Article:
UK: Londis: still waiting for its knight in shining armour (COMMENT)
Given that convenience store retailing is a major growth area, Londis shareholders may be right to hold out for the best offer they can. The Lancelot offer valued Londis at £3m (US$5.5m) more than a recommended offer by Musgrave, but shareholder groups are determined to maximise their returns by recommending the latter.
The rejection of the £63m Lancelot bid comes only a fortnight before a vote is due on a recommended rival offer by Musgrave. Londis, a mutual convenience store chain, wholesaler and distributor, announced it was up for sale earlier this year, and a number of retailers have subsequently expressed an interest in acquiring the chain.
The Lancelot offer failed to convince either the Londis board or the shopkeeper shareholders, with Lancelot's lack of consumer goods wholesale experience seen as a major flaw.
Lancelot is an acquisition vehicle fronted by two former executives of T&S, the corner shop group taken over by Tesco earlier this year. It was backed by the Icelandic bank Kaupthing, and was designed to please those who have campaigned to keep the wholesaler mutual by keeping 60% of the equity with the shareholders. Lancelot would have held the remaining 40% in return for £13,000 cash for each shareholder.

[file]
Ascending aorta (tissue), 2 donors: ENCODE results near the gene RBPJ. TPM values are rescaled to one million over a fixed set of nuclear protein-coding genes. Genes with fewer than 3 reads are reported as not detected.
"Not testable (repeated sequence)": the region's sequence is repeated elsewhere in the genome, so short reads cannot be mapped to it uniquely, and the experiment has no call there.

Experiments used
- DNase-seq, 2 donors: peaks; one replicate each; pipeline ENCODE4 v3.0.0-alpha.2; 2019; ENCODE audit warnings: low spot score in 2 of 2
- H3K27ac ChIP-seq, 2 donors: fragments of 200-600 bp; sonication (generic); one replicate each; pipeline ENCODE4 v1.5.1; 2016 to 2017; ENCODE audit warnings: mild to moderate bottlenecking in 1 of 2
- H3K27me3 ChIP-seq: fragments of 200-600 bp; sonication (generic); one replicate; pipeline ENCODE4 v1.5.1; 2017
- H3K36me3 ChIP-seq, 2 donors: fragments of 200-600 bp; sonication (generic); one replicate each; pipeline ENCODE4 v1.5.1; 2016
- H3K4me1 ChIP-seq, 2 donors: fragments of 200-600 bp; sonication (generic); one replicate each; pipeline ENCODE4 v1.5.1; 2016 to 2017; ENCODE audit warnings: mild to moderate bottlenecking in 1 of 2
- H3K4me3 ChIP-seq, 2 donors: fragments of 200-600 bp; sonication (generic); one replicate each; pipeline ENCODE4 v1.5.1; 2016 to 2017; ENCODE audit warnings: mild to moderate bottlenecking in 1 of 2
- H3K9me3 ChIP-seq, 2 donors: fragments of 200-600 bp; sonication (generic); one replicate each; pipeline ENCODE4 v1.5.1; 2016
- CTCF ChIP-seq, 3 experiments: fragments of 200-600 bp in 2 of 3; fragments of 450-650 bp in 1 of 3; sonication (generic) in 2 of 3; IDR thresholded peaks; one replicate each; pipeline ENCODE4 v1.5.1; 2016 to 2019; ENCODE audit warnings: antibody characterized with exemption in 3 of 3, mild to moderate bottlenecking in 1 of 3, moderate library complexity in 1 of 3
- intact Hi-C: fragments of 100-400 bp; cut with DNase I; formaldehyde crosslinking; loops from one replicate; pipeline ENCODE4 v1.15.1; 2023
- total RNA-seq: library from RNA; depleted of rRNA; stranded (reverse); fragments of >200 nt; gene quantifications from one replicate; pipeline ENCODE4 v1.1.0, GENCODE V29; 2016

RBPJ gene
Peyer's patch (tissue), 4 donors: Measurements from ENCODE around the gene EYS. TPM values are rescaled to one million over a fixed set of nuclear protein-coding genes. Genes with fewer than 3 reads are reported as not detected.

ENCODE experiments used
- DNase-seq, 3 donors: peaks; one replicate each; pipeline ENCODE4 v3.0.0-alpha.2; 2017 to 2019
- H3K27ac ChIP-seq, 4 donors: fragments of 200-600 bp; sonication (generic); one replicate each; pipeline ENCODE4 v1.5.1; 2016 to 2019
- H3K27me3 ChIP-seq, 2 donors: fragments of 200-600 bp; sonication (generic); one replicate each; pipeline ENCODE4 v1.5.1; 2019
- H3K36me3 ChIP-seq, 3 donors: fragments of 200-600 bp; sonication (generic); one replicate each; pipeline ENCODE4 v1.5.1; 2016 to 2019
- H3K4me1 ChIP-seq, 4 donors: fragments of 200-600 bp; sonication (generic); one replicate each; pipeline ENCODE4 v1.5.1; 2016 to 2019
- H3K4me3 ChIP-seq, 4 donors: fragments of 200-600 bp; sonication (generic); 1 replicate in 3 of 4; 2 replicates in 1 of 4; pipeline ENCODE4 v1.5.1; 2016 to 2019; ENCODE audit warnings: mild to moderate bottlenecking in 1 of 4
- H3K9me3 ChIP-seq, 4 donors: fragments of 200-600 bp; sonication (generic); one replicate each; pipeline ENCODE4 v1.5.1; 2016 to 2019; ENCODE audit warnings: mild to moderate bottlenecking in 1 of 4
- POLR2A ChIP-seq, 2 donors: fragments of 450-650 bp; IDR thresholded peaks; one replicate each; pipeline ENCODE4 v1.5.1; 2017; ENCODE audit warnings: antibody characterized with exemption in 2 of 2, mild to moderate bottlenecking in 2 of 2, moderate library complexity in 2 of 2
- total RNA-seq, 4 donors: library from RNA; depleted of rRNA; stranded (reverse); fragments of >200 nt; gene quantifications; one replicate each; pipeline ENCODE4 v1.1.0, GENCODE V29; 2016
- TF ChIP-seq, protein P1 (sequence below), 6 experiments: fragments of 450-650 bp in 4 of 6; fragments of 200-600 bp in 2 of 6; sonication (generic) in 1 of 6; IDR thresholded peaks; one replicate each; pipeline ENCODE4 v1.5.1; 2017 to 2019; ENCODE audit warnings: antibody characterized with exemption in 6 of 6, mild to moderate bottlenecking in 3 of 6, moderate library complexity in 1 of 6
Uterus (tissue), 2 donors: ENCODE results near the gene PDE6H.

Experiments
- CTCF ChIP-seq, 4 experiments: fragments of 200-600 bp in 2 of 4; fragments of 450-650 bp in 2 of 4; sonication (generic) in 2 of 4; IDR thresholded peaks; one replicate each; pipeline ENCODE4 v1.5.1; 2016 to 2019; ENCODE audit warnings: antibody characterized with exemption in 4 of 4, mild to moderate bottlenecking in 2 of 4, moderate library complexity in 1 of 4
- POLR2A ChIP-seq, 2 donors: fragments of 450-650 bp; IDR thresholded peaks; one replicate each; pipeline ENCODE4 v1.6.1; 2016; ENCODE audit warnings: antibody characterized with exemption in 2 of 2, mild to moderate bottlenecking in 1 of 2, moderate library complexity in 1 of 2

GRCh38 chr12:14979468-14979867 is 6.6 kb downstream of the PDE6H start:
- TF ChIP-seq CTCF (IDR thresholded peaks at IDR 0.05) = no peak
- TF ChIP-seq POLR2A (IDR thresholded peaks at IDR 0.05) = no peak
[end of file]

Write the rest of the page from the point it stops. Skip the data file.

Although the recommended bid by Musgrave, the Irish wholesaler that owns Budgens, valued Londis at £3m less than Lancelot, the terms of the deal would mean that each shareholder receives £31,266 cash. Musgrave's offer will need 75% backing when it is put to an EGM, which is scheduled for 22 June.
Earlier this week two key shareholder action groups, LSAG and Pals, showed their backing for the new Musgrave bid, advising their members to vote in favour of the offer at the EGM.
The value of convenience store food and drink sales is increasing in the UK and across Europe. There is growing desire among consumers for quick and easy retail solutions in an increasingly hectic lifestyle. The rise of on the move consumption, driven by longer working hours and increasing commuter journeys, means that convenience store retailing is set to continue as a growth segment. The rapid expansion of Tesco's Metro and Express formats suggests that whoever acquires Londis will be gaining a lucrative asset.
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